Consoles and dashboards

It can be tempting to display as much data as possible on a dashboard, especially when a system like Prometheus offers the ability to have such rich instrumentation of your applications. This can lead to consoles that are impenetrable due to having too much information, that even an expert in the system would have difficulty drawing meaning from.

Instead of trying to represent every piece of data you have, for operational consoles think of what are the most likely failure modes and how you would use the consoles to differentiate them. Take advantage of the structure of your services. For example, if you have a big tree of services in an online-serving system, latency in some lower service is a typical problem. Rather than showing every service's information on a single large dashboard, build separate dashboards for each service that include the latency and errors for each service they talk to. You can then start at the top and work your way down to the problematic service.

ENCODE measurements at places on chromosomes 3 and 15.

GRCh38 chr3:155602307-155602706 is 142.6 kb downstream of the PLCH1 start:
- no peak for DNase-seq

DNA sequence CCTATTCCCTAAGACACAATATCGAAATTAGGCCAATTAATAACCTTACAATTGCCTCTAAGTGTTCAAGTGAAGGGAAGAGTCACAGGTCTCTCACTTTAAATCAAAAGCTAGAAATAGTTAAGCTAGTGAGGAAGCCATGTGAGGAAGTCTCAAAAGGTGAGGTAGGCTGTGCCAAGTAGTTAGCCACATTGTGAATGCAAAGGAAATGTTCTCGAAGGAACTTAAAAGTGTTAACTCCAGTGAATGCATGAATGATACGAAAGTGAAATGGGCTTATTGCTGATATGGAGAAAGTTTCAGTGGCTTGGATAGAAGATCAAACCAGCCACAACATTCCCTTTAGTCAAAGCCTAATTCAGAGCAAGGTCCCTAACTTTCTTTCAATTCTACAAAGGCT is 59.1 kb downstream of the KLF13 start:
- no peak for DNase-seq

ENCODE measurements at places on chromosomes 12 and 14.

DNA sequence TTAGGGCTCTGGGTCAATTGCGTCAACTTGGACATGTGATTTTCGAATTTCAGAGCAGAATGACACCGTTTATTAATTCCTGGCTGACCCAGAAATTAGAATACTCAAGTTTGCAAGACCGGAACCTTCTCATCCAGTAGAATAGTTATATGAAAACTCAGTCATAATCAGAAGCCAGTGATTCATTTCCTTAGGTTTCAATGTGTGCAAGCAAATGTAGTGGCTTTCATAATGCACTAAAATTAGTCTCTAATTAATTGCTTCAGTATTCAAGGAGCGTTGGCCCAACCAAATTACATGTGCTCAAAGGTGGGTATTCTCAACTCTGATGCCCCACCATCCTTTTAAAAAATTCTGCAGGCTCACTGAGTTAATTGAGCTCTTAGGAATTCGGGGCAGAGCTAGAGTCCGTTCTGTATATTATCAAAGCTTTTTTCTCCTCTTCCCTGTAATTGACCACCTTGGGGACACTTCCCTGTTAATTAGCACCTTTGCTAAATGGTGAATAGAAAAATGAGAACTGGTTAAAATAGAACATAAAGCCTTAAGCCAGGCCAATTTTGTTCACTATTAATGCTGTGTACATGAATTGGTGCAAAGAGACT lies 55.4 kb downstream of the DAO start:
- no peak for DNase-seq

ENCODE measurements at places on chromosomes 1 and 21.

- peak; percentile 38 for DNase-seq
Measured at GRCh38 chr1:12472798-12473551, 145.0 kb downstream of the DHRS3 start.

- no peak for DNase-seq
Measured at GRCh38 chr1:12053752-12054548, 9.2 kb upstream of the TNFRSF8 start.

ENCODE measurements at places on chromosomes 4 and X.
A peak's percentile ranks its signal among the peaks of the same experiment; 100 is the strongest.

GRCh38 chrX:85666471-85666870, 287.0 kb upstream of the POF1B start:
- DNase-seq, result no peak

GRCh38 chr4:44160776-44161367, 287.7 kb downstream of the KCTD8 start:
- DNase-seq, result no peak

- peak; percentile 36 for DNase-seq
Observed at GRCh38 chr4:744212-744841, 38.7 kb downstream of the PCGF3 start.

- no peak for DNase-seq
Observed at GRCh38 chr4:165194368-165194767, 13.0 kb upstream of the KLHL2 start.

We have found the following guidelines very effective:

  • Have no more than 5 graphs on a console.
  • Have no more than 5 plots (lines) on each graph. You can get away with more if it is a stacked/area graph.
  • When using the provided console template examples, avoid more than 20-30 entries in the right-hand-side table.

If you find yourself exceeding these, it could make sense to demote the visibility of less important information, possibly splitting out some subsystems to a new console. For example, you could graph aggregated rather than broken-down data, move it to the right-hand-side table, or even remove data completely if it is rarely useful - you can always look at it in the expression browser!

Finally, it is difficult for a set of consoles to serve more than one master. What you want to know when oncall (what is broken?) tends to be very different from what you want when developing features (how many people hit corner case X?). In such cases, two separate sets of consoles can be useful.